Lemons and oranges should be peeled unless one wants to consume all those antifungal sprays that are sprayed on many citrus prior to storage. Even DIY home grown organic peel with no chemicals will spoil the taste just because citrus oil in peels is too strong for consumption in quantities – this is why some supermarket citrus juices have this wonderful smell combined with some bitter aftertaste. Citrus oil is good to flavour cakes and treat pimples, but not for drinking.
We tested the same three recipes in each juicer to see how well each machine performed with various types of fruits and vegetables: soft produce, leafy greens and hard foods. The Cuisinart Juice Extractor yielded a high percentage of juice for each recipe. What's more, most of the juice extracted had little to no froth, so it was easier to drink straight from the machine. Most juicers struggle when it comes to juicing leafy greens and nuts, but this machine handled both relatively well. Most of the other machines were unable to effectively process almonds, but this juicer was able to create a decent amount of almond milk, with the almonds finely shredded and collected in the pulp container.
There are several types of juicers to choose from (more on those in How we picked), and even within the same type, different machines don’t always handle soft fruits, hard roots, and leafy greens equally well. Ultimately, we found single-auger slow juicers to be the best all around, and our picks reflect that. But which one you choose may depend on what type of juice you want to make. Our top pick was the best all around, but our runner-up makes smoother green juice, and our budget pick is best for juicing hard roots and fruits like carrots and apples.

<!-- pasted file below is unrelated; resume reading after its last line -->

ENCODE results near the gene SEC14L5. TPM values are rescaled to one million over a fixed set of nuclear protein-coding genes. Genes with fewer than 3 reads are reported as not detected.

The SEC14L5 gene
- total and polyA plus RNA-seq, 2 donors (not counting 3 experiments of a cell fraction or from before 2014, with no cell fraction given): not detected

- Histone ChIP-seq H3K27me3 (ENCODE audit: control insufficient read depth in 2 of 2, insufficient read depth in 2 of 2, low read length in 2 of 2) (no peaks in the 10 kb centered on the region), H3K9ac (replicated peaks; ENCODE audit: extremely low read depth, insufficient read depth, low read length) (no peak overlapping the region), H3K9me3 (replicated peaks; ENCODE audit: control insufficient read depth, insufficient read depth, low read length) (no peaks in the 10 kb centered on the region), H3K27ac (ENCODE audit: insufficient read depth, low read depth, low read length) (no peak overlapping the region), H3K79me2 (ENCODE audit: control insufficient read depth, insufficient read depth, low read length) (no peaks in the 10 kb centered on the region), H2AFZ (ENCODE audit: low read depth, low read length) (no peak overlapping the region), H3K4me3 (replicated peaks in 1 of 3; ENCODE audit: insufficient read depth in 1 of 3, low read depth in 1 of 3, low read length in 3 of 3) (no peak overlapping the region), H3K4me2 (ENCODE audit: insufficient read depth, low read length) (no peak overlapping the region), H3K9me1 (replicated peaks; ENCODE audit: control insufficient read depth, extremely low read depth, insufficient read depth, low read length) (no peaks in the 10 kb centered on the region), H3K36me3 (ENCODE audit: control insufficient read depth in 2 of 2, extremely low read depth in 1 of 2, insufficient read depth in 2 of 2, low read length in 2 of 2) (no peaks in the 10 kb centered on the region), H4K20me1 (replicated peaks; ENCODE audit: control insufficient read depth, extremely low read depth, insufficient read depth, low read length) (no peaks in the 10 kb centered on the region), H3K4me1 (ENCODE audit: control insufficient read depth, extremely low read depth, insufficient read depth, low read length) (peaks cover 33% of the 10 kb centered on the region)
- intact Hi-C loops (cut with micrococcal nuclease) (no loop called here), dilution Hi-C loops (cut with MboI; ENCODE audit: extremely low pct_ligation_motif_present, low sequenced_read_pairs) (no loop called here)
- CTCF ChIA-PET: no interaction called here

If you are a newbie at juicing, you may be hesitant to spend on the pricier model. However, it’s not only the price of the juicer that you should consider but the cost of the whole juicing process over time. To illustrate, the cheaper centrifugal juicers are not as efficient as the masticating or triturating ones such that there are lower juice yield and much wastage of produce.
The Omega VRT400HDS is a masticating juicer—preferred by many for releasing more enzyme rich juices—but makes use of a vertical design to allow a more streamlined juicing experience. This vertical design allows for more efficient pressure to be applied, as well as being a more compact design. This juicer is great if you’re serious about juicing, and have a diet that requires high-volumes of fresh-squeezed juice.